NSA Nominee Confirms Ukraine Is Under Cyberattack

Michael Rogers warns the U.S. is also vulnerable.

National Journal
Brendan Sasso
Add to Briefcase
Brendan Sasso
March 11, 2014, 10:54 a.m.

A top U.S. mil­it­ary of­fi­cial said Tues­day he be­lieves hack­ers are at­tack­ing Ukrain­i­an com­puter and com­mu­nic­a­tions net­works — but he de­clined to point the fin­ger at Rus­sia.

“In an open un­clas­si­fied for­um, I’m not pre­pared to com­ment on the spe­cif­ics of na­tion-state be­ha­vi­or,” Vice Adm. Mi­chael Ro­gers told the Sen­ate Armed Ser­vices Com­mit­tee when asked wheth­er Rus­sia is us­ing cy­ber­at­tacks against Ukraine. Ro­gers cur­rently runs the Navy’s cy­ber unit and is Pres­id­ent Obama’s nom­in­ee to head both the Na­tion­al Se­cur­ity Agency and U.S. Cy­ber Com­mand.

“Clearly cy­ber will be an ele­ment of al­most any crisis we are go­ing to see in the fu­ture. It has been in the past. I be­lieve we see it today in the Ukraine. We’ve seen it in Syr­ia, Geor­gia. It in­creas­ingly is be­com­ing a norm,” Ro­gers said.

Ukrain­i­an of­fi­cials have said in re­cent weeks that gov­ern­ment, me­dia, and tele­com­mu­nic­a­tions sys­tems have come un­der cy­ber­at­tack. The at­tacks were de­signed to jam com­mu­nic­a­tions and hinder the gov­ern­ment’s re­sponse to the crisis in Crimea, the of­fi­cials said.

Ukrain­i­an sys­tems are also re­portedly in­fec­ted with a cyberes­pi­on­age tool de­signed to spy on the com­puter users.

Dur­ing Tues­day’s Sen­ate hear­ing, Ro­gers poin­ted to the cy­ber­at­tacks in Ukraine as an ex­ample of “what is not ac­cept­able.”

He said the United States may con­sider of­fer­ing “spe­cif­ic tech­nic­al as­sist­ance” or oth­er meas­ures to help Ukraine de­fend its net­works.

Ro­gers warned that the United States is woe­fully un­der­prepared it­self for a cy­ber­at­tack. He said one of his top pri­or­it­ies will be bet­ter de­fense of gov­ern­ment com­puter sys­tems.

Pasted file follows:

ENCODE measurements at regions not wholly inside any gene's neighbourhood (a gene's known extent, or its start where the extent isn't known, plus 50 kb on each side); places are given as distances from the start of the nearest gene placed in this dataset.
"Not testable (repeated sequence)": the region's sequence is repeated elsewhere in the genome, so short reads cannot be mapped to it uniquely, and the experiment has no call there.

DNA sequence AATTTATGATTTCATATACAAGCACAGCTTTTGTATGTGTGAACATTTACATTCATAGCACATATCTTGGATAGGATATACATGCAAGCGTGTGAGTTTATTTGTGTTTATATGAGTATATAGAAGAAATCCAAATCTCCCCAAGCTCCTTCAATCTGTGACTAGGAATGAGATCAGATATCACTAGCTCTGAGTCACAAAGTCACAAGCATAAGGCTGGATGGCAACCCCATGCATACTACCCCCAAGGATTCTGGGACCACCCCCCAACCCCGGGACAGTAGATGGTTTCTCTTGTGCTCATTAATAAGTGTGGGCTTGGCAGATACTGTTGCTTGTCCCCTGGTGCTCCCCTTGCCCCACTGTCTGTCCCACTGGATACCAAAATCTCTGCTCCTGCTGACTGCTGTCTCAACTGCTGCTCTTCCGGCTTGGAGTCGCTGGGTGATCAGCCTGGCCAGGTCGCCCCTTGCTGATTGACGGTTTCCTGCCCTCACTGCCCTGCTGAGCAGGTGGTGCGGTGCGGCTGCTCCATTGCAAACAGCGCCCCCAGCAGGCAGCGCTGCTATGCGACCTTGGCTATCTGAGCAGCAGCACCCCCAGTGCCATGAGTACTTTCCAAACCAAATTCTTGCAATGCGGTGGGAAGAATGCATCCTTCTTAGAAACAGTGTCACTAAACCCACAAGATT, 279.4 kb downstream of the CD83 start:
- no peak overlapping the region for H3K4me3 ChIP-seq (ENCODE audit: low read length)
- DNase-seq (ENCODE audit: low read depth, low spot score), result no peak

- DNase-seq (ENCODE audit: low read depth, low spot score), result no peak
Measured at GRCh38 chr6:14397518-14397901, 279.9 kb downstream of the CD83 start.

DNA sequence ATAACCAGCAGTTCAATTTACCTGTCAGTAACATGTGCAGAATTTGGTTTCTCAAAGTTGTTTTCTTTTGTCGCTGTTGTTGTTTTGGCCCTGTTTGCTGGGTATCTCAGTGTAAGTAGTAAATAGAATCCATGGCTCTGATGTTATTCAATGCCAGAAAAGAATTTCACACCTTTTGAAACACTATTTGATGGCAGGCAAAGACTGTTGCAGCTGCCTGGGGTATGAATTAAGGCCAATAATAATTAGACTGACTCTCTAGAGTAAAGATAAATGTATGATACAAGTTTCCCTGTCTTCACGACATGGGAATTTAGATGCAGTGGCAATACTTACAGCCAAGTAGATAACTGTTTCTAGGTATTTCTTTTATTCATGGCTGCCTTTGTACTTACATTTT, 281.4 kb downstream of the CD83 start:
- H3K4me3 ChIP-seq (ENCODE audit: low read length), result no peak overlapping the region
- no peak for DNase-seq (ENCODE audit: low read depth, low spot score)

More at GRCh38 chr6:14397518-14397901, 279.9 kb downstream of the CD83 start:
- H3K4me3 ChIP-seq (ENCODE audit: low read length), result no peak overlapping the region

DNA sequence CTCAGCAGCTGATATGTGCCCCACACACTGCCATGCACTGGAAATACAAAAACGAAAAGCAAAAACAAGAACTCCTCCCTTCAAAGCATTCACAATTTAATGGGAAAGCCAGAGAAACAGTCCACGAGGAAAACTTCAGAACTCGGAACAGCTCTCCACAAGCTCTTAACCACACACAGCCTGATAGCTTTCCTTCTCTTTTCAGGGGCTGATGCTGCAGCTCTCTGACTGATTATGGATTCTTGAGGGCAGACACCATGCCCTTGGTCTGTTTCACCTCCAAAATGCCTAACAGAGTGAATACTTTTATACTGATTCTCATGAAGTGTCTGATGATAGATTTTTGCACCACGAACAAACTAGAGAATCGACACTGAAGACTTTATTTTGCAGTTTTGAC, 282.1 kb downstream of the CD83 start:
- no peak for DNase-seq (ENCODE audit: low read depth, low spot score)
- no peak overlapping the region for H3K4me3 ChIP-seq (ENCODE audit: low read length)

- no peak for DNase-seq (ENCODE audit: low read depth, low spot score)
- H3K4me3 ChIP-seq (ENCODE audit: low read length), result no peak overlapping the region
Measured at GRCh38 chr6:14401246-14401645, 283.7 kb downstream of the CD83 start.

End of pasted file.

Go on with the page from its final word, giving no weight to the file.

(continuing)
“The real­ity is that the net­work struc­ture of today re­flects a dif­fer­ent time and a dif­fer­ent place,” he said. “It’s only a mat­ter of time, I be­lieve, be­fore we start to see more de­struct­ive activ­ity.”

The NSA nom­in­ee urged Con­gress to en­act le­gis­la­tion that would en­able the gov­ern­ment and private sec­tor to share in­form­a­tion about cy­ber­at­tacks and set cy­ber­se­cur­ity stand­ards for crit­ic­al in­fra­struc­ture, such as banks and elec­tric util­it­ies. Ro­gers iden­ti­fied li­ab­il­ity pro­tec­tion for busi­nesses that share in­form­a­tion as a “crit­ic­al ele­ment” in cy­ber­se­cur­ity le­gis­la­tion.

Sen. Saxby Cham­b­liss, the top Re­pub­lic­an on the Sen­ate In­tel­li­gence Com­mit­tee, said he is “very close” to an agree­ment on in­form­a­tion-shar­ing cy­ber­se­cur­ity le­gis­la­tion with In­tel­li­gence Chair­wo­man Di­anne Fein­stein.

The House passed its own cy­ber­se­cur­ity bill, the Cy­ber In­tel­li­gence Shar­ing and Pro­tec­tion Act, last year. But the sur­veil­lance leaks by Ed­ward Snowden have heightened pri­vacy con­cerns and dampened en­thu­si­asm for any le­gis­la­tion that may ex­pand the NSA’s ac­cess to data.

Ro­gers said he sup­ports Pres­id­ent Obama’s plan to re­move the massive data­base of phone re­cords from the NSA’s con­trol. He prom­ised to be trans­par­ent and said the agency must do a bet­ter job com­mu­nic­at­ing with the pub­lic.

“I wel­come a dia­logue on this top­ic, and I think it’s im­port­ant for us as a na­tion,” he said, re­fer­ring to the de­bate over sur­veil­lance and pri­vacy. “I look for­ward to be­ing part of that dia­logue.”

Al­though Ro­gers said Snowden’s leaks have harmed U.S. na­tion­al se­cur­ity, he de­clined to call the NSA leak­er a trait­or.

“But I cer­tainly would not use the word hero,” Ro­gers said.

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